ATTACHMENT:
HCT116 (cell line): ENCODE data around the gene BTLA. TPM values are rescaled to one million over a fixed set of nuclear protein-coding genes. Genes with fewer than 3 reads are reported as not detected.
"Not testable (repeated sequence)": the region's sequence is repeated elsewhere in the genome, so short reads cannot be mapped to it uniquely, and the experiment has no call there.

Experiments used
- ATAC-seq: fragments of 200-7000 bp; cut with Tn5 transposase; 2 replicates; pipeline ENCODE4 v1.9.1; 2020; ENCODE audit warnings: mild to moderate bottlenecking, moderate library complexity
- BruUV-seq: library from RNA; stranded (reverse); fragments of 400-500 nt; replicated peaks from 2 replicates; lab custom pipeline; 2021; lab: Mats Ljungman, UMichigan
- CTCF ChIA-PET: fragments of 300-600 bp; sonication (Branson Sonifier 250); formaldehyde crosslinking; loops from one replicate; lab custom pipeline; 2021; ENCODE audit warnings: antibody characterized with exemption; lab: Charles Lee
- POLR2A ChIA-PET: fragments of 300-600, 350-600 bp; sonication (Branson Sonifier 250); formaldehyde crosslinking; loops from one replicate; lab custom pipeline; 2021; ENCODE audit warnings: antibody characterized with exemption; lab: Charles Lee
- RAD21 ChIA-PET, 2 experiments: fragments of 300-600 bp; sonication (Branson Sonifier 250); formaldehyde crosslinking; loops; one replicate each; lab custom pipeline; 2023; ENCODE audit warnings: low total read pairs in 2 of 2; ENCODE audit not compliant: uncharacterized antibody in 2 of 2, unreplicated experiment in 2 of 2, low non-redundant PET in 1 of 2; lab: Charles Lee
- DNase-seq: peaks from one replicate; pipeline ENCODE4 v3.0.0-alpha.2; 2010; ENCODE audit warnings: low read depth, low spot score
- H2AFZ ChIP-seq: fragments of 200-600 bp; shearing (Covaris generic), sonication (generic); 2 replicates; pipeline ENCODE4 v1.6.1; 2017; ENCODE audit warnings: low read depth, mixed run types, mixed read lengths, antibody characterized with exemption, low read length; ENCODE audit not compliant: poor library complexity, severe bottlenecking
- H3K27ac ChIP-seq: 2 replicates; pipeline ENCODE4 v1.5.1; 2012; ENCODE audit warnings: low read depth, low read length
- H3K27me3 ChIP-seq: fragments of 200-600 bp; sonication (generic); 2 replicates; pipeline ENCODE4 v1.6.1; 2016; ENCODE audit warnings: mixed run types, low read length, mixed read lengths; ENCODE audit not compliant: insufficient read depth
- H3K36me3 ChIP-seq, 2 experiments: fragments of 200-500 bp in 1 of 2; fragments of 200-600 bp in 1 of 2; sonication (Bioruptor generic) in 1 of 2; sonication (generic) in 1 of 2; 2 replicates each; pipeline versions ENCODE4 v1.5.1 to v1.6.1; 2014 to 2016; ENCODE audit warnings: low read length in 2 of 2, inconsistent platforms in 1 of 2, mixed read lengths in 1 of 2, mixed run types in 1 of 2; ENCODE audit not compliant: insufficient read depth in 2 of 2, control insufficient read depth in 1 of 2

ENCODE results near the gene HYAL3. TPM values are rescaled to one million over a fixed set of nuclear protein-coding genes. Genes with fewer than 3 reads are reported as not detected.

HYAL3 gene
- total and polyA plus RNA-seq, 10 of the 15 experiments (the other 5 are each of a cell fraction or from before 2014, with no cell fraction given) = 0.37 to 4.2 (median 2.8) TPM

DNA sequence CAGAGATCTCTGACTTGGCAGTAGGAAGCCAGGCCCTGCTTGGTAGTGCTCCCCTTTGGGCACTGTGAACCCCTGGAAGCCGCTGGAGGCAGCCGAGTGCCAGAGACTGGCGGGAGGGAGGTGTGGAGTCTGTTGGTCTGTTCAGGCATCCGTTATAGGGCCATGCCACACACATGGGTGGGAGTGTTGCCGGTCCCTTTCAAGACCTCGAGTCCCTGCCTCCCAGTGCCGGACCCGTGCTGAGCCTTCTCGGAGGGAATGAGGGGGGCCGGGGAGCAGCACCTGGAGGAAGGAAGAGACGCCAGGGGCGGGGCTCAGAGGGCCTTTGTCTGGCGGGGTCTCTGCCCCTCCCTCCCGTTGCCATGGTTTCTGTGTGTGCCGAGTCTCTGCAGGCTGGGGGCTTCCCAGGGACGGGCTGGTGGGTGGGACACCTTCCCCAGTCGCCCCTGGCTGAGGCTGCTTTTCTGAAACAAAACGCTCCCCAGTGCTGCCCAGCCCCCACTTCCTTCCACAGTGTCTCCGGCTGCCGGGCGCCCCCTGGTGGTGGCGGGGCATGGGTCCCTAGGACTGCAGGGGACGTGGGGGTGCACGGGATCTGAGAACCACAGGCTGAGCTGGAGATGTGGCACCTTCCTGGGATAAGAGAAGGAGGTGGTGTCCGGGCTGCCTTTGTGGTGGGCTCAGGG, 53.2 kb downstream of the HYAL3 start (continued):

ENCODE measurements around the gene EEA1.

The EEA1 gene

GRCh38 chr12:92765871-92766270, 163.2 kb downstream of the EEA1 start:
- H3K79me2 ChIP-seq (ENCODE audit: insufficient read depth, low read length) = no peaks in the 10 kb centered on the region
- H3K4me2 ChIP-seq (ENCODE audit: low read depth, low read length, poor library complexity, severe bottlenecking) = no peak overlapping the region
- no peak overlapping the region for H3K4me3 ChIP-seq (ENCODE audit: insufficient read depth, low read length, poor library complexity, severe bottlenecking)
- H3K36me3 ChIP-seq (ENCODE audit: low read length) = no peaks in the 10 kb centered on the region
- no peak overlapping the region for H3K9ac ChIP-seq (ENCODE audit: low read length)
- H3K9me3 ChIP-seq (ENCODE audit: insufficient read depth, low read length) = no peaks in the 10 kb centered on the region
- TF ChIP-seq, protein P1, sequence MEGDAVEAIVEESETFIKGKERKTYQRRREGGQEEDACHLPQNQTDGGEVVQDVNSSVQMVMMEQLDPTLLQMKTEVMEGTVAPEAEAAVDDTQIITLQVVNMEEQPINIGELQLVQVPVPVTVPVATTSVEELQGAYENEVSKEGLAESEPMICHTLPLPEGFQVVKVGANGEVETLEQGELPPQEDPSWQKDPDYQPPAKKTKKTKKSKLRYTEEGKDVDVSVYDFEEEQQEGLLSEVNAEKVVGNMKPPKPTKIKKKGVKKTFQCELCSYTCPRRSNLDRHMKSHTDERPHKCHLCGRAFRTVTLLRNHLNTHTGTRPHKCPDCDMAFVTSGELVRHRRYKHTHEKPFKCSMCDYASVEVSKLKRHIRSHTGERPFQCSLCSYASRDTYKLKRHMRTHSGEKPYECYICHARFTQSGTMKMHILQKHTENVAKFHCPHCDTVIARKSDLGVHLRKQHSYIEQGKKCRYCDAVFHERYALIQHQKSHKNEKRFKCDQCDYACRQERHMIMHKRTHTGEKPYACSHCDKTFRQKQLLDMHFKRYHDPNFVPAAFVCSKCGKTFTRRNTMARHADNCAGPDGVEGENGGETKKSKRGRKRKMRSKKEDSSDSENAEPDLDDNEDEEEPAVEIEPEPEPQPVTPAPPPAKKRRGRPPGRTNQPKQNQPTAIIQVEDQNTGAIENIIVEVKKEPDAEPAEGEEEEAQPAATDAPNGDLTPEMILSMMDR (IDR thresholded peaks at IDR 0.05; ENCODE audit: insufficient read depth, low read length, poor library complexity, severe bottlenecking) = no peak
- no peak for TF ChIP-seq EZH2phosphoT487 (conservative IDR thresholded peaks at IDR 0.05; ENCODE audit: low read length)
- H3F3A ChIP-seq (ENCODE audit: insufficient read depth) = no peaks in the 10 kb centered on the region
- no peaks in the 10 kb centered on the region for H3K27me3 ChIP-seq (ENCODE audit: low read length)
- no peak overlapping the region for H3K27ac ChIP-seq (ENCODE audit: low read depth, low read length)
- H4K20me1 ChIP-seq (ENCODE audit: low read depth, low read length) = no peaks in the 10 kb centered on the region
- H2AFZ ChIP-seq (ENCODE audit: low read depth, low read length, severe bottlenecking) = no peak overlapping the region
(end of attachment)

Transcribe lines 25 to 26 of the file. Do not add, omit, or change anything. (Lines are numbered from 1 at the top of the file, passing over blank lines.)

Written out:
- no peak overlapping the region for H3K9ac ChIP-seq (ENCODE audit: low read length)
- H3K9me3 ChIP-seq (ENCODE audit: insufficient read depth, low read length) = no peaks in the 10 kb centered on the region